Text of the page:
From repurposed coke spoons with a Golden Arches logo at one end to a Philippe Starck chair crafted into a lamp, Tobias Wong’s “paraconceptual” works (as he liked to call them) will be available to the public starting tonight at the Museum of Vancouver.
Whether the Vancouver-born artist’s pieces evoke Marcel Duchamp or Rene Magritte, the works on display are definitely thought-provoking. I was invited to a media preview yesterday morning to learn about MOV’s newest exhibit, Object(ing): The Art of Tobias Wong and as much as I could about the man behind the work. Largely portrayed in the media, he died young; art historians are still scrambling to put the pieces of his life and work together.
In fact, many pieces in the collection had been disassembled in Wong’s New York City apartment, or had missing pieces that needed to be reconstructed for this show.
As I’d written earlier this month, Wong is considered a provocateur of contemporary design, his works manipulated to create secondary meaning. He often utilized mass-produced products in his works, showing society’s excesses (the McDonald’s coke spoon, for example) while twisting the meaning of the item’s original use. Fellow artist Douglas Coupland was friends with Tobi; this 2005 work’s story is introduced in the show by Coupland. The infamous golden spoon has a legend attached to it: McDonald’s supposedly stopped using this model of stir stick because Wong had made it look too cocaine-y.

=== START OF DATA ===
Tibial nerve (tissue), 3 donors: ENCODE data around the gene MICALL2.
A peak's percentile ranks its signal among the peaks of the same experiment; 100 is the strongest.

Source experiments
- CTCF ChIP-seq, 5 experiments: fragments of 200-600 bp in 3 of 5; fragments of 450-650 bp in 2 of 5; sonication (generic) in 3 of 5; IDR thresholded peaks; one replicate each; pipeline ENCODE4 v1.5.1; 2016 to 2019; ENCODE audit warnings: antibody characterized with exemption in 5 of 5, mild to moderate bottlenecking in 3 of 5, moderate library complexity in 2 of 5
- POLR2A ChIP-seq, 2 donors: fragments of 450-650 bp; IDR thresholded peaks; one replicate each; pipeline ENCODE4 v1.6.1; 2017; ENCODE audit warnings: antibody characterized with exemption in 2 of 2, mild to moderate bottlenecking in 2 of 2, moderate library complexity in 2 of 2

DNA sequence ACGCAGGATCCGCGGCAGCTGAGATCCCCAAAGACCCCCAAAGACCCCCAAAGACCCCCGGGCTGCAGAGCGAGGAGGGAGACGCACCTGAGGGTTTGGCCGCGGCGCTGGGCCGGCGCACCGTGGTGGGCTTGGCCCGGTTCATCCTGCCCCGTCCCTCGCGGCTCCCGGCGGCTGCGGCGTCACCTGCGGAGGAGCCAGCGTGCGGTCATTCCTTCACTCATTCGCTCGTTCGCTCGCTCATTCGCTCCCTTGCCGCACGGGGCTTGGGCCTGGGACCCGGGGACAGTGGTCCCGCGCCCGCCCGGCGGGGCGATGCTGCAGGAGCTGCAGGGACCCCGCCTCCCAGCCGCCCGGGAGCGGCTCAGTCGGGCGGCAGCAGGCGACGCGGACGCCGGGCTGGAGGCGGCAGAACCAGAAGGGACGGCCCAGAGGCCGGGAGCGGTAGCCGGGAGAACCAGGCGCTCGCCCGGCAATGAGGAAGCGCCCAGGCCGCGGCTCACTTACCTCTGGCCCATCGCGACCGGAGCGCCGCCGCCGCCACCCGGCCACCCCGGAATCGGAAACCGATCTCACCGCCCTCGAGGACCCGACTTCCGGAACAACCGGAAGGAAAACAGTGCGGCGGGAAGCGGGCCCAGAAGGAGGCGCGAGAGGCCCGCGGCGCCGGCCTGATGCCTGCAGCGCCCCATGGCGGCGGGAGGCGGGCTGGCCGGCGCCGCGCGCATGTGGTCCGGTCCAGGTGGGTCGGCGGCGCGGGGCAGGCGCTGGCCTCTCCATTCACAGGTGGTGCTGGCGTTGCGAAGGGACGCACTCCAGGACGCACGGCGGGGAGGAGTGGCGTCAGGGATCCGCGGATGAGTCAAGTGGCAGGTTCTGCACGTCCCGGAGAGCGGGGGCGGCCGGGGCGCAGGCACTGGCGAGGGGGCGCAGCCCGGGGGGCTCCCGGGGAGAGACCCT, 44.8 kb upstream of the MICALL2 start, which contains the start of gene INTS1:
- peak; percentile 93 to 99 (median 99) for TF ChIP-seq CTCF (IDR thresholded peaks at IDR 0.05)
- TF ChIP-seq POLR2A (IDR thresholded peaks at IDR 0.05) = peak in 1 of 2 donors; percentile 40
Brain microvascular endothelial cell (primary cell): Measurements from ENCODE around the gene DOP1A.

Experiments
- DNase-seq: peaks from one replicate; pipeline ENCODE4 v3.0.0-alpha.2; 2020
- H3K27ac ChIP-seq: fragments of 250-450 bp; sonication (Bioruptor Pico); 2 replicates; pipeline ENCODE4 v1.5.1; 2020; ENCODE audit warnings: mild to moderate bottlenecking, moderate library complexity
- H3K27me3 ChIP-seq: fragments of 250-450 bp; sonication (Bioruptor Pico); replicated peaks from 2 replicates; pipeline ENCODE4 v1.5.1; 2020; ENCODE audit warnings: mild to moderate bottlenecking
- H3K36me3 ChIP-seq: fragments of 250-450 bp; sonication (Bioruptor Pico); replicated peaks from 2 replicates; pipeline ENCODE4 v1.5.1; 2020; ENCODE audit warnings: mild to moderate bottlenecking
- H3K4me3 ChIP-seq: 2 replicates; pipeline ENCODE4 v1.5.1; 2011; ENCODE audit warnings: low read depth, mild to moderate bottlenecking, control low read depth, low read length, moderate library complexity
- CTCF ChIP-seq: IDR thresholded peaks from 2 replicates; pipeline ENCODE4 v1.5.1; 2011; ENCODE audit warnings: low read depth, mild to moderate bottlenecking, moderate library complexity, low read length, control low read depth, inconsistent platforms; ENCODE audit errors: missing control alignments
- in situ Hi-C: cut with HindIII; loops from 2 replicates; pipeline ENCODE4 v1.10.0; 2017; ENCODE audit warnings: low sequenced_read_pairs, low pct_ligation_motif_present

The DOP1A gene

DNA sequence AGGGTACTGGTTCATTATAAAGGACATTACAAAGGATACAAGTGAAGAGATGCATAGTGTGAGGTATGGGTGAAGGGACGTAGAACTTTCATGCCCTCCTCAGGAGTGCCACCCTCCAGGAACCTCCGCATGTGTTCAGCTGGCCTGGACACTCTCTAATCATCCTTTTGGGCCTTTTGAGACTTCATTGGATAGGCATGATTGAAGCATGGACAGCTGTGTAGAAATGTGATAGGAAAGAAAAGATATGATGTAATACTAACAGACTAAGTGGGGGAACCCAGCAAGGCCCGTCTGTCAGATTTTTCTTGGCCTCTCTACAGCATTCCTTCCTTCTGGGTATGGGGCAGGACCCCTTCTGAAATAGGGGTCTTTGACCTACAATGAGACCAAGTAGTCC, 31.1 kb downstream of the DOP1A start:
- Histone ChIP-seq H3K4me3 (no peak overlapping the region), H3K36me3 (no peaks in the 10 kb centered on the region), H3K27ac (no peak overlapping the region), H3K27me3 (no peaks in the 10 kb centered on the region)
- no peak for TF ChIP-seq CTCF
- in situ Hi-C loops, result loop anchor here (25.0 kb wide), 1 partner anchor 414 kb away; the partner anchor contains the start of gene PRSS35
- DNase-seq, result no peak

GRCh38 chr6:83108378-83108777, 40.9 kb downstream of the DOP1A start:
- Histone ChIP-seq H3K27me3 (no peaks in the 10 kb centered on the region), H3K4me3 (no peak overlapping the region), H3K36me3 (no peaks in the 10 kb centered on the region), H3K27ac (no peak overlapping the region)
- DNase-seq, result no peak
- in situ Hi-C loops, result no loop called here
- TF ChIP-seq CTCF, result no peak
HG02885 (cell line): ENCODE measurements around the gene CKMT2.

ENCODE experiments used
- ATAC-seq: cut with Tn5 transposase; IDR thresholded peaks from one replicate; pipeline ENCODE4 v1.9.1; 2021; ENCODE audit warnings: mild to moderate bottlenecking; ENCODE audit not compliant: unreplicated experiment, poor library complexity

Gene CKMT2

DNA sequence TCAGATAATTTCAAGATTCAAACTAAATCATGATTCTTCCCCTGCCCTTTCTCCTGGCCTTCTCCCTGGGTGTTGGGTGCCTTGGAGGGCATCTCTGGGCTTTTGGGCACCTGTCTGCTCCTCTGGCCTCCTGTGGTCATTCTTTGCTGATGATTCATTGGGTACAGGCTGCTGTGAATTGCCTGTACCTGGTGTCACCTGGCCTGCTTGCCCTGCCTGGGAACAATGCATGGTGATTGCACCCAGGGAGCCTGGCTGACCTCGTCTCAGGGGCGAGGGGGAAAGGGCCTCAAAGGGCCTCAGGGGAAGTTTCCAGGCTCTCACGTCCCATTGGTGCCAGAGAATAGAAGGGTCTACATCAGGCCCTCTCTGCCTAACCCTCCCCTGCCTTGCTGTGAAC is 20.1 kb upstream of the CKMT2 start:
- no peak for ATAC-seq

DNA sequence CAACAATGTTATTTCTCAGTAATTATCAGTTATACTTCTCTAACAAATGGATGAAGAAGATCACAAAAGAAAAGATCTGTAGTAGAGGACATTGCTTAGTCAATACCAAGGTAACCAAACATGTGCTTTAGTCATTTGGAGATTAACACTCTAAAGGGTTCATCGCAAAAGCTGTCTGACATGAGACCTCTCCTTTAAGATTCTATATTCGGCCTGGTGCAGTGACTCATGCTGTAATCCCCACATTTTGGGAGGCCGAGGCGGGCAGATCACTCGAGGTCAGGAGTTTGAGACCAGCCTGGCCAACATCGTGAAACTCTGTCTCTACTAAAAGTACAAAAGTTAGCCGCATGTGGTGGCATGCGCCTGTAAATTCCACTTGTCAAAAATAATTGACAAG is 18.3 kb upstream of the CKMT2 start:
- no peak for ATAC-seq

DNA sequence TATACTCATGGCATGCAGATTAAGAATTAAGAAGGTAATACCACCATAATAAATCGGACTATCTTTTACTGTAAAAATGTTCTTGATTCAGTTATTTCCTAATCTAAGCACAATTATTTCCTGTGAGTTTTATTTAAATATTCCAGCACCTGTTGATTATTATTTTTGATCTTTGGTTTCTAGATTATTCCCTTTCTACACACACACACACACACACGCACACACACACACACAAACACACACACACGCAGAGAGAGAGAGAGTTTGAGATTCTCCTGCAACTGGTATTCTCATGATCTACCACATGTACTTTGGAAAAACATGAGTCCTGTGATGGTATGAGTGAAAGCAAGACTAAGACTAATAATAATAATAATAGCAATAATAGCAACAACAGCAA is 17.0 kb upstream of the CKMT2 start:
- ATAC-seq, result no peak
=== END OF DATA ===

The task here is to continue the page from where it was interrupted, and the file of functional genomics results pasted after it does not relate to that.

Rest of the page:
MOV curator Viviane Gosselin took a small group of us around the exhibit, pointing out some of the key works, including this Philippe Starck Bubble chair that Wong convinced leading Italian design company Kartell to sell to him before the chair actually premiered to the public. One day before the official showing of the Starck chair, Wong debuted his own version, complete with a built-in lamp! Cheeky.
Wong subsequently gained a huge following of movie stars, luminaries, and high-profile artists who came to appreciate his work. Each of the pieces contains a story behind it, whether from an actual collaborator or friend of Tobi’s, or someone who was inspired by the piece enough to add to the conversation by having their story included here.
The exhibition starts tonight with an opening night party. Tickets are available online for both the party and the exhibition that runs through February 24, 2013.